Like so many other towns in Nova Scotia, Chester is best seen from your car. But unlike other towns, where the center of gravity seems to be in the commercial district, here the focus is on the graceful, shady residential areas that radiate out from the tiny main street.

In your rambles, plan to head down Queen Street to the waterfront, then veer around on South Street, admiring the views out toward the mouth of the harbor. Continue on South Street past the yacht club, past the statue of the veteran (in a kilt), past the sundial in the small square. Then you'll come to a beautiful view of Back Harbour. At the foot of the small park is a curious municipal saltwater pool, filled at high tide. On warmer days, you'll find what appears to be half the town out splashing and shrieking in the bracing water.

Some creative shops are beginning to find a receptive audience in and around Chester, and there's good browsing for new goods and antiques both downtown and in the outlying areas. One such shop is the Village Emporium at 11 Pleasant St. (tel. 902/275-4773), an eclectic clustering of folk-arty lavender soaps, simple pottery, knit purses, and the like; it's in the same building as the Kiwi Café.

For an even slower pace, plan an excursion out to the Tancook Islands, a pair of lost-in-time islands with 200 year-round (as opposed to year-old) residents. The islands, accessible via a short ferry ride, are good for walking the lanes and trails. There's a small cafe or two on Big Tancook, but little else to cater to travelers. Several ferry trips are scheduled daily between 6am and around 6pm. The ferry ties up each night on one of the islands, however, so don't count on making a late trip back to the mainland. (But there's also an inn on Big Tancook, if you're inclined to stay over.) Ferry tickets are C$5 round-trip, free for children under 12.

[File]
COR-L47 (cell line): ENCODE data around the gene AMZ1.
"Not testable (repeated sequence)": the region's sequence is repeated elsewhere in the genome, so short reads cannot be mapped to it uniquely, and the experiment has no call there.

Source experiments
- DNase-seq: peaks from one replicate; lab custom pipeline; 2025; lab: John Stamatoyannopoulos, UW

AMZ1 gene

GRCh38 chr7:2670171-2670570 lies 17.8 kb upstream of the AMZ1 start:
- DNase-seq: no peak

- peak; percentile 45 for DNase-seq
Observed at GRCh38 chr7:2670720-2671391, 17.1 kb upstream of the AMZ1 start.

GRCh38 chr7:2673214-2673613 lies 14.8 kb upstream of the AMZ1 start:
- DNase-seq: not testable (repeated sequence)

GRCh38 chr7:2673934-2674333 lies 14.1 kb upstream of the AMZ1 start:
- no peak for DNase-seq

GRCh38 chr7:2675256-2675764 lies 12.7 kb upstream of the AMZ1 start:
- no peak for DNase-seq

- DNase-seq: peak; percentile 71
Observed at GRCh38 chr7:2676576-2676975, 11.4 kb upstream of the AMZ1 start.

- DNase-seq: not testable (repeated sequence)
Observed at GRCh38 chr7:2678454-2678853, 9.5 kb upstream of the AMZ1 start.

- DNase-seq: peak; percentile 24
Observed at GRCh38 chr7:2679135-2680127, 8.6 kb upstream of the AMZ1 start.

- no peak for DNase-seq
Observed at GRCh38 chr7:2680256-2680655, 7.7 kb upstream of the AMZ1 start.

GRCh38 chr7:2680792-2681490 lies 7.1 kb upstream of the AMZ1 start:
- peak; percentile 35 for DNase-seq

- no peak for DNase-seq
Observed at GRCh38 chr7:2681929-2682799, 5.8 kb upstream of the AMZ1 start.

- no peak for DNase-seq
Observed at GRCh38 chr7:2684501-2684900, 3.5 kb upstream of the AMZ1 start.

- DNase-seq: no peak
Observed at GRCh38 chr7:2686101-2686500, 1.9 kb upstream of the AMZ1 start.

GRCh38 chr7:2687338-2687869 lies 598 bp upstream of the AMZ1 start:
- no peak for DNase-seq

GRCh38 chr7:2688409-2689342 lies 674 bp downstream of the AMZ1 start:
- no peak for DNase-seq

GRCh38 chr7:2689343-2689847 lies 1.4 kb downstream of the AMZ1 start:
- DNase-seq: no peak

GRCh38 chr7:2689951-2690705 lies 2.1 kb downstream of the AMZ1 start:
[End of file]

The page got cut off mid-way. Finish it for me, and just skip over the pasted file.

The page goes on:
In the evening, the intimate Chester Playhouse, 22 Pleasant St. (tel. 800/363-7529 or 902/275-3933;, hosts plays, concerts, a summer theater festival, and other high-quality events from March through December; it's a town institution, and absolutely a must-visit if you're a theater or folk music buff. Theater festival tickets are usually around C$25 per person for adults, cheaper for children; musical performance ticket prices vary. Call or check the Playhouse's website for a schedule or to purchase tickets.

The local library at 63 Regent St. is a great place to check out local history, too. It was a gift from a New Yorker in memorial of her sister, Zoé Vallé Lightfoot (related to Josiah Bartlett, who signed the U.S. Declaration of Independence).

Note: This information was accurate when it was published, but can change without notice. Please be sure to confirm all rates and details directly with the companies in question before planning your trip.